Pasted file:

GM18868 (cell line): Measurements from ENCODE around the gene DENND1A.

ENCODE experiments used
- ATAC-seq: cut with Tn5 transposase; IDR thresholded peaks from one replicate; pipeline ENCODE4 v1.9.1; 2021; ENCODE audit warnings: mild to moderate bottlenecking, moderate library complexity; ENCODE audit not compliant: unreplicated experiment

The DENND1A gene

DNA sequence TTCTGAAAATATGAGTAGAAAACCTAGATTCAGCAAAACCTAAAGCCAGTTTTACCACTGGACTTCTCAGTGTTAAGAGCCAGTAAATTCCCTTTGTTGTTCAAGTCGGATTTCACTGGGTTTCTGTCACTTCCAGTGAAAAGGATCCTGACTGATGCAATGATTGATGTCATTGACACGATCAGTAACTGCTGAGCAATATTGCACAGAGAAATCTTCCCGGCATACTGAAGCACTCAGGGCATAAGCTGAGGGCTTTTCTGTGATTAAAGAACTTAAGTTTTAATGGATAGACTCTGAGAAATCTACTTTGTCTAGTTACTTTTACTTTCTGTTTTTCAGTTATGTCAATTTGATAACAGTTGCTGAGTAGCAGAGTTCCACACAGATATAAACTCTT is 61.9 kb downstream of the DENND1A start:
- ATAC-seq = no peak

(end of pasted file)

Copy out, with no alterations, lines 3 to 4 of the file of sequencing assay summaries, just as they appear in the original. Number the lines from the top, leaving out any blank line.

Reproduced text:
- ATAC-seq: cut with Tn5 transposase; IDR thresholded peaks from one replicate; pipeline ENCODE4 v1.9.1; 2021; ENCODE audit warnings: mild to moderate bottlenecking, moderate library complexity; ENCODE audit not compliant: unreplicated experiment

The DENND1A gene